How Jonathan Majors' Path To Avengers: Kang Dynasty Reflects X-Men's Magneto

The following article contains spoilers for "Ant-Man and The Wasp: Quantumania" and "Loki."

One thing those who have seen "Ant-Man and The Wasp: Quantumania" can agree on; Kang the Conqueror, played by Jonathan Majors, is one of the best parts. Majors first debuted in the Marvel Cinematic Universe in the Disney+ series "Loki," only he wasn't playing this version of Kang. He played He Who Remains, a variant of Kang who resides at the end of time. He's alone and regretful, knowing that his other variants started a multiversal war. Before he is killed by Sylvie (Sophia Di Martino), a Loki (Tom Hiddleston) variant, he warns them that if they think he's bad, wait until they meet his variants. 

The "Quantumania" version of the Phase 5 and 6 overarching villain isn't quite so kind. He gets stranded in the Quantum Realm, befriending Janet van Dyne (Michelle Pfeiffer) and manipulating her to help him fix his ship. She does ... until she finds out about his nefarious plans for the multiverse. After she stops him from leaving, he creates armies and destroys the lives of the other residents and refugees of the realm. He's a very bad guy. 

We know from the mid-and end-credits scenes that other versions of Kang (including Victor Timely, Rama-Tut, Immortus, what appears to be Scarlet Centurion, and a Skrull version) are going to be an issue, especially considering how many of them there are

"Quantumania" writer Jeff Loveness ("Rick and Morty") recently spoke to Variety about the complexity of Kang and how his journey reflects another all-time great villain: Magneto from the X-Men comics.

'I'm trying to make him more vulnerable than Thanos'

Loveness told the publication that comics were important to him, saying that they "basically taught [him] how to read" and that they were "pretty integral to my morality growing up." He talked about what a great start the MCU has for Kang in Jonathan Majors, who he says is totally on board and part of the process of creating "new and engaging forms" of Kang. He called the upcoming storylines for Kang "a revenge story and a bit of a self-discovery story."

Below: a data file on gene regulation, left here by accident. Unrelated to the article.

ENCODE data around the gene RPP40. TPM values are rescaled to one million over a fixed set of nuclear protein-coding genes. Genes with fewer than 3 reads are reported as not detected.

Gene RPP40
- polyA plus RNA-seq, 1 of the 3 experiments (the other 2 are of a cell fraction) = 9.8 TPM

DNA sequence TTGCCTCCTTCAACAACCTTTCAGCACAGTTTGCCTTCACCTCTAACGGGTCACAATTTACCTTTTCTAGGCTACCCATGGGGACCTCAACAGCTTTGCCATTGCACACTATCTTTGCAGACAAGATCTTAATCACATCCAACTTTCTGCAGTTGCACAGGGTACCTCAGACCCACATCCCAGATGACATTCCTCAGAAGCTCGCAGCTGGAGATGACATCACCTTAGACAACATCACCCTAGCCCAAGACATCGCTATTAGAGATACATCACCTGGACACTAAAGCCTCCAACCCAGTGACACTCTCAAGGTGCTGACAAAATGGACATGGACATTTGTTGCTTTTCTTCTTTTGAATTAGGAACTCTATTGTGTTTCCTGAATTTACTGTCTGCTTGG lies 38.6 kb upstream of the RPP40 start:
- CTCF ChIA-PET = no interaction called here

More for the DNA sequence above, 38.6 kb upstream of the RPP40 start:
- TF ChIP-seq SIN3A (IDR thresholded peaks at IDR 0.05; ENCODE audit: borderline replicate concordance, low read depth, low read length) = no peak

When you have a villain this powerful, you have to give him things that can break him down. Loveness compared him to Magneto, who he said is his favorite villain out there. He explained: 

"I'm trying to make him more vulnerable than Thanos, more human than Thanos ... He's such a compelling villain because you just bleed for this guy and you sympathize with him so much. So I think we really have an opportunity [with Kang] to have a passionate, vulnerable villain on a crusade against himself, and the Avengers are in the way. That's kind of the fun thing about Kang in the comics. The Avengers are more [than] just a thorn in his side. He's basically trying to handle his own s***, but it's always like, Thor kind of gets in his way. He's more about the bigger game. He represents a fun existential challenge to even the idea of superheroes — and if they're necessary or not."

If you're going to model a new version(s) of a villain on a great character, Magneto is certainly a great one to choose. He was most recently played in the X-Men films by Ian McKellen and Michael Fassbender.

A basis for their madness

If you need a refresher, Magneto's real name is Erik Lehnsherr (he has others in the comics). He was created by Stan Lee and Jack Kirby in 1963. Magneto is a mutant who can create and control magnetic fields. He's a Holocaust survivor with a very different take on the world and the place of mutants in it than his X-Men counterpart Charles Xavier aka Professor X (Patrick Stewart and James McAvoy in the films). He wants to protect mutants from being othered in the same way the Nazis did to Jewish people and so many other groups in WWII. He and Charles have a deep friendship, and a deep animosity, depending on when you look at them. He's a powerful man with powerful feelings, and he really does believe he's doing the right thing for the world most of the time.

We'll have to wait and see how the influence Loveness ascribes to this character affects the different versions of Kang. To me, that sounds more like Thanos (Josh Brolin), who thought that dusting half of the galaxy would be a fair way to save those who are left from overcrowding, starvation, and other cruelties of existence. Though Kang will likely factor into a number of TV shows and films before the end, Loveness will definitely be revisiting him. He's writing 2025's "Avengers: The Kang Dynasty"

"Ant-Man and The Wasp: Quantumania" is in theaters now.